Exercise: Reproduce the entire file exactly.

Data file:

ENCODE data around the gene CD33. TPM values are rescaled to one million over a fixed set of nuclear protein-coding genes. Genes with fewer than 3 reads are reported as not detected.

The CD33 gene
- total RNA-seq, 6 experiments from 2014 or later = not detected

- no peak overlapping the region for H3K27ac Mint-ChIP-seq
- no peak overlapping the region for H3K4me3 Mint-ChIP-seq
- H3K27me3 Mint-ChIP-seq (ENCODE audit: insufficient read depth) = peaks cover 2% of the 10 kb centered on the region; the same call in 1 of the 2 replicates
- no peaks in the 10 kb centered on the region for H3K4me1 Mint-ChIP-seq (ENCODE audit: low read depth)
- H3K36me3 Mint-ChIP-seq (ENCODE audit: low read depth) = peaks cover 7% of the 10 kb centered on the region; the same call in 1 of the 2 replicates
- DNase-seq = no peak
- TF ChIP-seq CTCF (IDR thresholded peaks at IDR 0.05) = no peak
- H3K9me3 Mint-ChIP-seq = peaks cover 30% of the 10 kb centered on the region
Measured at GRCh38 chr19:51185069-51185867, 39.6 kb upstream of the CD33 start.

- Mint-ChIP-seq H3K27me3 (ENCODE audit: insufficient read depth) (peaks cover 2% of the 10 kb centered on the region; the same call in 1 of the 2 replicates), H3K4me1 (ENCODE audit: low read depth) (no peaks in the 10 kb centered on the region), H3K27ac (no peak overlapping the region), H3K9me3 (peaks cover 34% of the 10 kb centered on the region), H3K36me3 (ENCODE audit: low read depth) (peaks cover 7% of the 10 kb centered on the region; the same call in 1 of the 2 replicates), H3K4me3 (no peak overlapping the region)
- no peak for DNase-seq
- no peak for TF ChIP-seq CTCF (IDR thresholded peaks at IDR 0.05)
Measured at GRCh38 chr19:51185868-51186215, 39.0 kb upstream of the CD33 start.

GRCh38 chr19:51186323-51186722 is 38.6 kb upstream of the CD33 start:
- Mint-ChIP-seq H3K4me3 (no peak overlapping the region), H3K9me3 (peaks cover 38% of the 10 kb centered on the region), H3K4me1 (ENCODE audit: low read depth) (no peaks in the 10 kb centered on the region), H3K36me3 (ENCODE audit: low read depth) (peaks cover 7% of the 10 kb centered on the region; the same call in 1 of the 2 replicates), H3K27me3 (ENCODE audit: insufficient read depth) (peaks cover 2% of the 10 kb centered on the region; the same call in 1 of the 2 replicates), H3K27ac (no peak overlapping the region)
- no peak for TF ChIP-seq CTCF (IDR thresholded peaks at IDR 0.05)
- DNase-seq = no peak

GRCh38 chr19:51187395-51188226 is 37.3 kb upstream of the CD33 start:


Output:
ENCODE data around the gene CD33. TPM values are rescaled to one million over a fixed set of nuclear protein-coding genes. Genes with fewer than 3 reads are reported as not detected.

The CD33 gene
- total RNA-seq, 6 experiments from 2014 or later = not detected

- no peak overlapping the region for H3K27ac Mint-ChIP-seq
- no peak overlapping the region for H3K4me3 Mint-ChIP-seq
- H3K27me3 Mint-ChIP-seq (ENCODE audit: insufficient read depth) = peaks cover 2% of the 10 kb centered on the region; the same call in 1 of the 2 replicates
- no peaks in the 10 kb centered on the region for H3K4me1 Mint-ChIP-seq (ENCODE audit: low read depth)
- H3K36me3 Mint-ChIP-seq (ENCODE audit: low read depth) = peaks cover 7% of the 10 kb centered on the region; the same call in 1 of the 2 replicates
- DNase-seq = no peak
- TF ChIP-seq CTCF (IDR thresholded peaks at IDR 0.05) = no peak
- H3K9me3 Mint-ChIP-seq = peaks cover 30% of the 10 kb centered on the region
Measured at GRCh38 chr19:51185069-51185867, 39.6 kb upstream of the CD33 start.

- Mint-ChIP-seq H3K27me3 (ENCODE audit: insufficient read depth) (peaks cover 2% of the 10 kb centered on the region; the same call in 1 of the 2 replicates), H3K4me1 (ENCODE audit: low read depth) (no peaks in the 10 kb centered on the region), H3K27ac (no peak overlapping the region), H3K9me3 (peaks cover 34% of the 10 kb centered on the region), H3K36me3 (ENCODE audit: low read depth) (peaks cover 7% of the 10 kb centered on the region; the same call in 1 of the 2 replicates), H3K4me3 (no peak overlapping the region)
- no peak for DNase-seq
- no peak for TF ChIP-seq CTCF (IDR thresholded peaks at IDR 0.05)
Measured at GRCh38 chr19:51185868-51186215, 39.0 kb upstream of the CD33 start.

GRCh38 chr19:51186323-51186722 is 38.6 kb upstream of the CD33 start:
- Mint-ChIP-seq H3K4me3 (no peak overlapping the region), H3K9me3 (peaks cover 38% of the 10 kb centered on the region), H3K4me1 (ENCODE audit: low read depth) (no peaks in the 10 kb centered on the region), H3K36me3 (ENCODE audit: low read depth) (peaks cover 7% of the 10 kb centered on the region; the same call in 1 of the 2 replicates), H3K27me3 (ENCODE audit: insufficient read depth) (peaks cover 2% of the 10 kb centered on the region; the same call in 1 of the 2 replicates), H3K27ac (no peak overlapping the region)
- no peak for TF ChIP-seq CTCF (IDR thresholded peaks at IDR 0.05)
- DNase-seq = no peak

GRCh38 chr19:51187395-51188226 is 37.3 kb upstream of the CD33 start: